Howell’s triteleia (Triteleia howellii) COSEWIC assessment and status report: chapter 9

Special Significance of the Species

Triteleia howellii occurs in a very restricted habitat type, the Garry oak ecosystem on southeastern Vancouver Island, which itself is within habitat type that covers a restricted area in the province, the open, dry Douglas-fir forests that are also found on several islands in the Gulf of Georgia and a narrow strip of adjacent mainland. In this unique vegetation type in Canada, which has been greatly reduced by urban development in the last one hundred years, a high number of rare species are also found.

These populations are at the northern extent of their geographic range. Peripheral populations are often genetically and morphologically divergent from central populations and may have an evolutionary and ecological significance out of proportion to the percentage of the species they represent (Mayr 1982; Lesica and Allendorf 1995). The protection of genetically distinct peripheral populations may be important for the long-term survival of the species as a whole (Lesica and Allendorf 1995).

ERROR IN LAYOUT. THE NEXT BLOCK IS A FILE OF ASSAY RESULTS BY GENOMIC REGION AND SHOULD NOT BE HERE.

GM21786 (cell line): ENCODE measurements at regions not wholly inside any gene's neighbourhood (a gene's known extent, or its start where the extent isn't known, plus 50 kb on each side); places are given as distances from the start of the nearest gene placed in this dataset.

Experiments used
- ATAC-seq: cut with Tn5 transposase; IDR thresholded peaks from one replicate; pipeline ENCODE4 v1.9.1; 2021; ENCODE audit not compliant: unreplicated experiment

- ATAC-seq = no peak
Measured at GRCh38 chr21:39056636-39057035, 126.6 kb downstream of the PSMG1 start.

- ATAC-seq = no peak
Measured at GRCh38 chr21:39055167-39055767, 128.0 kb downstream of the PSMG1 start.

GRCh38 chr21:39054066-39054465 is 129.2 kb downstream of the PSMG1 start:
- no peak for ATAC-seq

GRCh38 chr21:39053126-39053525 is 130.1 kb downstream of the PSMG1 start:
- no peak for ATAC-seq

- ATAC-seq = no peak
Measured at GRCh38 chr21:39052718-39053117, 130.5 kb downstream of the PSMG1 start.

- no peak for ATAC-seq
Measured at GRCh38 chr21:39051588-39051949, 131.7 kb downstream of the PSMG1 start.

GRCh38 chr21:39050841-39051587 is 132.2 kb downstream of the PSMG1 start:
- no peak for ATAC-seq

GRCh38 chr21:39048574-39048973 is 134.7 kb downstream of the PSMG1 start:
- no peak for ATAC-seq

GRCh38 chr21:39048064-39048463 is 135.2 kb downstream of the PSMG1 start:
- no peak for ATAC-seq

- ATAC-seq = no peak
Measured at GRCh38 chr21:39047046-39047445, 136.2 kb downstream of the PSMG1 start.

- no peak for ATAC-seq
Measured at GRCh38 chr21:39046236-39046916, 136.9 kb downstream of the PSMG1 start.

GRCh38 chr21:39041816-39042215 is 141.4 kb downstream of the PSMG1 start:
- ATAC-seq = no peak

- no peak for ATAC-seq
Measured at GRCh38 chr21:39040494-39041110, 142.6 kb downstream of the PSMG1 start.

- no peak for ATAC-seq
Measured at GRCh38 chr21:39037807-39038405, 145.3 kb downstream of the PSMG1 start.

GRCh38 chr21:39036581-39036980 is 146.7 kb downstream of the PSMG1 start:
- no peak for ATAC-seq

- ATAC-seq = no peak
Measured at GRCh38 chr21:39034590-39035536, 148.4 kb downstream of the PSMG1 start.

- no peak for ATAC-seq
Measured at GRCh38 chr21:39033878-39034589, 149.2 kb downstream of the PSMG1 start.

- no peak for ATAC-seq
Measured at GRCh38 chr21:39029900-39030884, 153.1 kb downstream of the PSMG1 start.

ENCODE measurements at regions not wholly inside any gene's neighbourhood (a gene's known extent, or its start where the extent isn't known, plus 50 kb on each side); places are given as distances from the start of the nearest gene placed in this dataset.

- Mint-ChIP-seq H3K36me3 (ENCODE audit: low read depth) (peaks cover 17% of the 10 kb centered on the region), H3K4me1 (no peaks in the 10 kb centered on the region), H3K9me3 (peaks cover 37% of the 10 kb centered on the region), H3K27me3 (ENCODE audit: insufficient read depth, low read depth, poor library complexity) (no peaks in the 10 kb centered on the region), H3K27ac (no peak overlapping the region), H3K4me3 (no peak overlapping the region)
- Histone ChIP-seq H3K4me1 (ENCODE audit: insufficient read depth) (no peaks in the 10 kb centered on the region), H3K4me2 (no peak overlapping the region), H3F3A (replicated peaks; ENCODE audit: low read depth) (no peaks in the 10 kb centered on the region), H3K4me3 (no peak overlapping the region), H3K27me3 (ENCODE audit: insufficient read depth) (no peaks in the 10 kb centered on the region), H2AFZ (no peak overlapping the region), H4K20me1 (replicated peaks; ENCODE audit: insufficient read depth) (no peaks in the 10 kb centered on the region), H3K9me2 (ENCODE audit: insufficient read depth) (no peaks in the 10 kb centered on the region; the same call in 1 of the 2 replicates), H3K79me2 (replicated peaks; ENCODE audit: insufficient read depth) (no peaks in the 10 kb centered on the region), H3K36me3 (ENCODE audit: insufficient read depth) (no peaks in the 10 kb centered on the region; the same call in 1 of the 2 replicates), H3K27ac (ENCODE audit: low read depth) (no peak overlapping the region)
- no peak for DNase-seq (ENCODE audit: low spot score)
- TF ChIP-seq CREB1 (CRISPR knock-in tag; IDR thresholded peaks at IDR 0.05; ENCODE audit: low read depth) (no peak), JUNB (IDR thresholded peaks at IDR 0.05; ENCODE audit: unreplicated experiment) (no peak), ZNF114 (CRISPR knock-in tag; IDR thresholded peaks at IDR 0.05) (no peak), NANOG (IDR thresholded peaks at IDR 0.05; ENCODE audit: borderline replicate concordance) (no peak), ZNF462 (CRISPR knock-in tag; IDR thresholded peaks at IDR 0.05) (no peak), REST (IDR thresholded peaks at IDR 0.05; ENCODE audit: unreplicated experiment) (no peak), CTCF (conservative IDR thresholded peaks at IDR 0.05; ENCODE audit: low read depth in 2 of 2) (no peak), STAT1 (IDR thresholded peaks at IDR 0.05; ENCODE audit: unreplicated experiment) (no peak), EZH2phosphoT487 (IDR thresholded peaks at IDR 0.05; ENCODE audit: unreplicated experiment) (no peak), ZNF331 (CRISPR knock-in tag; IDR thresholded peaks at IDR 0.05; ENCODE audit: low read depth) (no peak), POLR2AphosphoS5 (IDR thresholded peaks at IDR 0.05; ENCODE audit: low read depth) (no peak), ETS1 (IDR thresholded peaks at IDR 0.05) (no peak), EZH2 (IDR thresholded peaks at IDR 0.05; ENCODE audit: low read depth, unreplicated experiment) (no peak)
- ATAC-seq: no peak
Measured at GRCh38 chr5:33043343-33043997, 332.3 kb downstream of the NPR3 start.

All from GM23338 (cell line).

The bulb-like corms of this species are edible and like other related species may have been used by native peoples as a food source (pers. comm., Nancy Turner).

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